Editor’s note: Anita Newton is a board member of STARTLAND, the ecosystem building organization that operates Startland News. This story was produced independently by Startland News’ nonprofit newsroom.
Hiring a teen advisory board to assist the development of CommunityAmerica Credit Union’s new CollegeMatch tool proved helpful — though the team had to scrap everything to start in a direction at their more-than-honest feedback, said Anita Newton.
“Initially, the [CollegeMatch tool] was not what we were planning to build, we had a totally different idea in mind,” laughed Newton, chief innovation officer at the credit union. “It was more like a checklist, or a planning tool, and we lined up our design and UX folks and started out the [teens] with a paper prototype of the tool — and none of them wanted it.”
“They don’t need a checklist [for college,]” added Anita. “What we found is that parents want a checklist. Kids just don’t want to make a mistake. Most of them know their dream school and their safety school, but they don’t know the range in between.”
The new CollegeMatch tool turned out to act like a superpowered filter for students — taking into account dream schools, the distance from family the student is comfortable with, financial aid possibilities, and more, to produce a list of matches with a “fit score,” said Ben Niehues, lead developer for the project.
Click here to check out the CollegeMatch tool.
“It was a good situation where we just failed quickly and found the next best thing,” said Niehues. “We got their feedback of what they liked and didn’t like and so we got a really good sense of our new prototype. Only then did we write one line of code.”
“We’ve gotten really good at having young adults tell us all the reasons why it’s not good and be really smart enough to take the feedback,” added Newton, noting the also teen-powered FAFSAchat tool made in 2018 helped the lab develop a thicker skin as well.
Click here to read more about the development of CommunityAmerica’s FAFSAchat tool.
CollegeMatch provides for objectivity for student’s expectations when evaluating school performance, she said.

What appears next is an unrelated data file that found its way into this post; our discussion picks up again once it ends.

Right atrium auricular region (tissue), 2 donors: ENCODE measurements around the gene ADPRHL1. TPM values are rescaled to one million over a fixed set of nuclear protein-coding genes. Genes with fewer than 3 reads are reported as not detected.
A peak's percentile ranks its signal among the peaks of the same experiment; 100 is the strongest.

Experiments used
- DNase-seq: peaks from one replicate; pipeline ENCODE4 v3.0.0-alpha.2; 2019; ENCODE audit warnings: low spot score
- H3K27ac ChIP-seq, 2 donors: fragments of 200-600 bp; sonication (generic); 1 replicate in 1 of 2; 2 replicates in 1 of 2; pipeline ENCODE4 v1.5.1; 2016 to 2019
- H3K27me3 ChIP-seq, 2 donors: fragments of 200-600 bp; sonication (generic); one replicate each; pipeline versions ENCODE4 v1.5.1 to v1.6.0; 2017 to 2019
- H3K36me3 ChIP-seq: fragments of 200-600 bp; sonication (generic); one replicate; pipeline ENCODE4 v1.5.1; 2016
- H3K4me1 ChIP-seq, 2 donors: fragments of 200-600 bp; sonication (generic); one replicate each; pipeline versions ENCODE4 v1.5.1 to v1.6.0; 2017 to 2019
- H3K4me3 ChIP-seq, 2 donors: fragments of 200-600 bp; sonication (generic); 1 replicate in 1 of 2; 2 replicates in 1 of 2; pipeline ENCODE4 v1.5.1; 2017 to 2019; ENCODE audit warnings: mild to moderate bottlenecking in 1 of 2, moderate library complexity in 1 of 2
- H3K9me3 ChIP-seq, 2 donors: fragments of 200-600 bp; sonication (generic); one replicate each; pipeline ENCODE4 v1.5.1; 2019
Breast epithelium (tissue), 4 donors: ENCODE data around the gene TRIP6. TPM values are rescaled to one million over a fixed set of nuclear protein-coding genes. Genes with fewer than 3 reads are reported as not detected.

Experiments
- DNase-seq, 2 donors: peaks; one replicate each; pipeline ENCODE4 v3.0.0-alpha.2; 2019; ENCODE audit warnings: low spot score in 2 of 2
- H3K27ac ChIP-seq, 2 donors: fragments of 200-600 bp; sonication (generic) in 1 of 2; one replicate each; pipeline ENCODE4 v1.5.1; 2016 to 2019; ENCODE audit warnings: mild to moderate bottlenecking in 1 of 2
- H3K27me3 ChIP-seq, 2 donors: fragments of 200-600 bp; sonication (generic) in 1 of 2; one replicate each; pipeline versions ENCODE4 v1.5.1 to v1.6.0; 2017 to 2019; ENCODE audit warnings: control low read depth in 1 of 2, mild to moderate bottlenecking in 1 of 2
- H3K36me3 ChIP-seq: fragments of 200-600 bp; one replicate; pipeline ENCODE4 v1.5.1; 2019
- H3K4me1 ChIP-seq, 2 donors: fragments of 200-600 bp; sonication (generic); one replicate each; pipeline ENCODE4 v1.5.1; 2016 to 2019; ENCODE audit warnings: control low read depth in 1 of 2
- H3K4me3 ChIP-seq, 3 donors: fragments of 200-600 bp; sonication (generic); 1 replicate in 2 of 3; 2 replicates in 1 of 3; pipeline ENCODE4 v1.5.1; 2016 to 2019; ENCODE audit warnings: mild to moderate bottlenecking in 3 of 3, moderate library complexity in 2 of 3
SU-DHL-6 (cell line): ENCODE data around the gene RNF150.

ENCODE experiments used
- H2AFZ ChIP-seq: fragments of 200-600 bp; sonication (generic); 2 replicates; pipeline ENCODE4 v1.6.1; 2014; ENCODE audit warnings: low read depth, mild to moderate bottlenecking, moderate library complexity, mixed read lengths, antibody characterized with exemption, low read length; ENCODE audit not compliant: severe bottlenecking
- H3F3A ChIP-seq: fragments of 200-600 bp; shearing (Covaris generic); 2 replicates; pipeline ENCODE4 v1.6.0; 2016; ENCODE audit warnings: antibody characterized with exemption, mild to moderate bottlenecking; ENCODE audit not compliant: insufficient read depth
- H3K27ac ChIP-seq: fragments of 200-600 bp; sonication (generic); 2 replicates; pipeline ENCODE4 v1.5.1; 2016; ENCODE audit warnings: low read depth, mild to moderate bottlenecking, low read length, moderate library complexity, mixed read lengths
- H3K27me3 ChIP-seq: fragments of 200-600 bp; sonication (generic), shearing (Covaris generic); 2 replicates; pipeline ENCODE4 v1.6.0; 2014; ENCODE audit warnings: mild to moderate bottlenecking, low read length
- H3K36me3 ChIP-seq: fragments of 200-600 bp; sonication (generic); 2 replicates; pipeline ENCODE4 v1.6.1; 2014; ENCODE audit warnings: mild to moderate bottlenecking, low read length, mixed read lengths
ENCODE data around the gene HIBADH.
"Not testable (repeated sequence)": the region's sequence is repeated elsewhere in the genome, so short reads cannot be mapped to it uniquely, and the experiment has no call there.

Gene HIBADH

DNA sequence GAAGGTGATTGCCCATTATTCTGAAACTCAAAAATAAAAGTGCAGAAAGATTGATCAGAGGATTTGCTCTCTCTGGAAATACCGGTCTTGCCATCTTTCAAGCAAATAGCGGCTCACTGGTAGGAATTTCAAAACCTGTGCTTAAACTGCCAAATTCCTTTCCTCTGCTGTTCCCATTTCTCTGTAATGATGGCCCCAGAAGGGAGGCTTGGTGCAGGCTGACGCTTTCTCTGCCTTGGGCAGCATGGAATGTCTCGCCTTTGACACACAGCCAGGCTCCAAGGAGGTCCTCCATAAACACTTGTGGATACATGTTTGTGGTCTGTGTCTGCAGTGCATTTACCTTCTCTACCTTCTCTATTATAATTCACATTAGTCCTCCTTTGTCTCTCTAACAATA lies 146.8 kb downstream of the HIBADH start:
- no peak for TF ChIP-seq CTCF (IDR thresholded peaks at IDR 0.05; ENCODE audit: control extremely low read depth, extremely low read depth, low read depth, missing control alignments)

“A young adult doesn’t have the context around how his or her performance in a school translates to the national level and what he or she can afford,” Newton said.
“I think we hear over and over that parents want their kids to have the same experience that they did when they went to college, but when I went to the University of Kansas, tuition was $900 a semester and now it’s like $25,000 a year,” she added. “The game has changed. [This is allowing] objective data to help students have more productive conversations with their parents, and it’s stimulating a lot better of conversations around real data versus what we want or hope to happen.”
Most schools have a tool to calculate net costs for families but are rarely fast and easy to use, said Niehues.
“The issue is that they take about 20 to 30 minutes so we created these calculators to help calculate [that information] a little quicker,” he said. “We can look at favorite schools and do a side-by-side comparison and dive a little bit deeper on the details.
The CollegeMatch tool out serves others like it that are more attuned to parents’ needs over those of students, said Newton.
“This is really uniquely designed for kids,” she said. “There really wasn’t a good tool [before this one] that’s mobile friendly and allows a student to compare the 6,000 schools available to them in a way that really helps them decide what’s the best fit.”